Based on a true story, the new movie Adrift features an amalgamation of a few different film genres and types. Tami (Shailene Woodley) is on vacation in Tahiti with friends and meets Richard (Sam Claflin), a sailor who loves the open water. The two spend more and more time together and when he’s offered the chance to sail someone’s boat back to California, she joins him, figuring it will be a wonderful and romantic time.
Things take a turn when they unexpectedly encounter a massive hurricane that almost destroys their small boat. Richard is injured, the boat’s mast is broken and they don’t have navigational instruments, meaning they’re largely dead in the water. Tami, though, patches the boat and gets them on a course that will hopefully lead them right to Hawaii, where they can be rescued. That’s an awful lot of “ifs,” though.
That the movie takes place on the open water of the sea and that it’s based on a true story are the two primary messages of the first teaser poster. In fact the only additional shared here are the title and the names of the two leads, so the hope is that people will be lured in by the promise of some seafaring drama. The second brings the two leads more into focus, showing them at the top with their foreheads touching while at the bottom we see their crippled boat in the middle of the water, her looking out at the horizon for any sign of help.
Tami and Richard meet cute at the beginning of the trailer, he attracted to her free spirit and looks and her attracted to his free spirit and looks. When he accepts a job to sail someone’s boat back to California from Tahiti (it’s a magical place) he invites her along and she accepts, despite the unknowns of being at sea that long. When disaster strikes and they’re caught in the middle of a massive hurricane they’re left adrift (natch) with almost no way to navigate and no power, thousands of miles from anywhere. With Richard injured it’s up to Tami to keep them going toward a slim hope at survival.
There’s some good stuff in here and it certainly looks both dramatic and romantic, which is the point. You could make a joke about Claflin really owning the niche of “romantic lead unable to move” but I won’t. It is cool to see a story where the woman is the one who refuses to give up, though, and keeps doing what needs to be done to make it to the next step.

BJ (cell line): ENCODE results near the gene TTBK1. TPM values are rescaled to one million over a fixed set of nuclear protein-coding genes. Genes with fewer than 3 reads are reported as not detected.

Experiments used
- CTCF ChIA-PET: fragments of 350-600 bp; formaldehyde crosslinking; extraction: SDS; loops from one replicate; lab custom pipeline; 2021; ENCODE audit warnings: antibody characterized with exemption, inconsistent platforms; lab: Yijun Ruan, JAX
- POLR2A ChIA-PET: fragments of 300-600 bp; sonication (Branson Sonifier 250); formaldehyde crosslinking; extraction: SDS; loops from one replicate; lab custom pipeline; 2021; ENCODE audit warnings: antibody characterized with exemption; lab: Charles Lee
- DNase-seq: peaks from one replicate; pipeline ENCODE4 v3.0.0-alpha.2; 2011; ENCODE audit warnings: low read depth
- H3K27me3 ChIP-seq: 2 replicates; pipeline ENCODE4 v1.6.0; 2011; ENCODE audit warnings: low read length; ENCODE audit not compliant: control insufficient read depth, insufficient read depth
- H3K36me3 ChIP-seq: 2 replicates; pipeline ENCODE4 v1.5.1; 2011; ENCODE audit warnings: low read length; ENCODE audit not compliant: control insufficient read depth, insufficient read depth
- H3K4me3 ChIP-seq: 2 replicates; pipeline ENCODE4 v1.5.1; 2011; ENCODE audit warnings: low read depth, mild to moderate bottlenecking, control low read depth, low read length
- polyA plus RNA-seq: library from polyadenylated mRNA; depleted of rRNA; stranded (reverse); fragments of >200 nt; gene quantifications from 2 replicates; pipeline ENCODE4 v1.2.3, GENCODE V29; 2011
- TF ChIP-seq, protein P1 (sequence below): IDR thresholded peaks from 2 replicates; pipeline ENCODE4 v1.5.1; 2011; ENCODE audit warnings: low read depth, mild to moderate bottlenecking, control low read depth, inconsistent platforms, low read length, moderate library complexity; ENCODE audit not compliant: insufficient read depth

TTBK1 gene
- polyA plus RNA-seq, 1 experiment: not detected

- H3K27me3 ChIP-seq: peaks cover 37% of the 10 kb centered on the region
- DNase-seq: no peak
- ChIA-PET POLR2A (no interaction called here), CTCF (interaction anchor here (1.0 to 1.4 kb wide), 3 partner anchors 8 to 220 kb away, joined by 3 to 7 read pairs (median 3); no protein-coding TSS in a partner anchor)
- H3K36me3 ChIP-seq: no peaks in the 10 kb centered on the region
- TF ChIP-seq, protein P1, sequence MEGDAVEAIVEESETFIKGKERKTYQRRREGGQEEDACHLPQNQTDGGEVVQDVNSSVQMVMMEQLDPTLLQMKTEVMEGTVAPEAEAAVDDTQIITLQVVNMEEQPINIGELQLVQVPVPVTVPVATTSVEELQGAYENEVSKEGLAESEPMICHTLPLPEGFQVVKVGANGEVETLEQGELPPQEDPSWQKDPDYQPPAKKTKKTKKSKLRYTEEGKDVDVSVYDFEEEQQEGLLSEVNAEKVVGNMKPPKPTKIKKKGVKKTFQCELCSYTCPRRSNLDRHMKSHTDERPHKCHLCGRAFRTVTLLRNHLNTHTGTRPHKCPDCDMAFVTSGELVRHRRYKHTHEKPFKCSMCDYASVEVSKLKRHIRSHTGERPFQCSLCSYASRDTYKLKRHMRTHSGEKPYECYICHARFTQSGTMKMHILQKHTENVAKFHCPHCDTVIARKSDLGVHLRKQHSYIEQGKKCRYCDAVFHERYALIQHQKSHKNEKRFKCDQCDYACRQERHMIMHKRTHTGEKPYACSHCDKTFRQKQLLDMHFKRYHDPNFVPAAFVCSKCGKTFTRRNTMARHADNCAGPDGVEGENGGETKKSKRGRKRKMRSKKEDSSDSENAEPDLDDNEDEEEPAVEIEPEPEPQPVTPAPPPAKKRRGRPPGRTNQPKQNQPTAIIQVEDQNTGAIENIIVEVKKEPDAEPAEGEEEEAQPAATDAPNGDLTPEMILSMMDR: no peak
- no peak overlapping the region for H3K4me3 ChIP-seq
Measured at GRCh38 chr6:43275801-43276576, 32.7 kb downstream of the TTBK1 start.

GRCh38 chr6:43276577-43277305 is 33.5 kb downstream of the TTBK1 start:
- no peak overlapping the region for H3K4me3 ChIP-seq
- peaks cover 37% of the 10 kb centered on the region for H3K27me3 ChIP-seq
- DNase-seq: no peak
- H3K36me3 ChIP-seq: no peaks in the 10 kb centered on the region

We skip some of the setup in the next trailer and get right to when Tami and Richard are already in a relationship, eventually agreeing to sail a man’s boat back to California. That quickly transitions to an extended look at the massive, hurricane-induced wave that capsized the boat and sets them adrift, injuring him and forcing her to work to keep the two of them alive until they can reach shore or be rescued. This one does away with much of the story and gets right to the dramatic struggle between life and death that provides, it seems, much of the movie’s drama.
Online and Social
When you load the movie’s official website you have the immediate option of watching the second trailer. After that plays the splash page has full-motion video in the background, a big button encouraging you to buy tickets and links to the film’s Facebook, Twitter and Instagram profiles.
The content of the site, accessible via the menu at the top of the page, is pretty standard. “Trailers” has both of the trailers, “Story” has a decent synopsis and cast/crew list and “Gallery” has a decent collection of photos both from the movie and its production.
Advertising and Cross-Promotions
There were quite a number of TV commercials produced, some short ones that skipped right to the hurricane action, some short ones that focused more on the love story and adventure of sailing.
The movie was one of the first to be advertised via Snapchat’s recently-unveiled unskippable six-second video ad units.
Media and Publicity
After being homeless for a while STX finally gave the movie a release date of early June, filling a whole left when Fox moved Deadpool 2. It was later part of the studio’s presentation to industry executives at CinemaCon.
Woodley later appeared on the late night talk show circuit to talk about the movie, specifically about the experience of filming on the water for such a long time, including getting seasick as a crew. She, Claflin and director Baltasar Kormakur all talked about the real life story and what it was like making the movie at the premiere. Kormakur was later interviewed on his own about many of the same topics.
As I said at the outset, there are bits and pieces of several different genres coming together here. It’s very much a romance of the Nicholas Sparks variety, about two people who just happen to find each other while in a place they wouldn’t usually be. But it’s also a story of survival against nature in the vein of The Perfect Storm or, more recently, All Is Lost. That’s not a knock against it, just an observation of what’s going on.
Aside from the likability of its stars, the main thing the movie seems to have going for it is that it’s the kind of thing that doesn’t pop up very often anymore. Yes, it’s a romance but it’s not nearly as cloy or cliched as many movies that fall into that category. By telling a story of a young woman’s ability to take charge and get her and man she’s with out of danger it seems to be sending the message that yes, you can have it all, ladies. That’s a good thing and an important theme to hit as often as possible.
Chris Thilk is a freelance writer and content strategist who lives in the Chicago suburbs.
PICKING UP THE SPARE
New interviews with both star Shailene Woodley and director Baltasar Kormákur offer insights into the story and process of making the movie, though the latter contains significant spoilers so beware.
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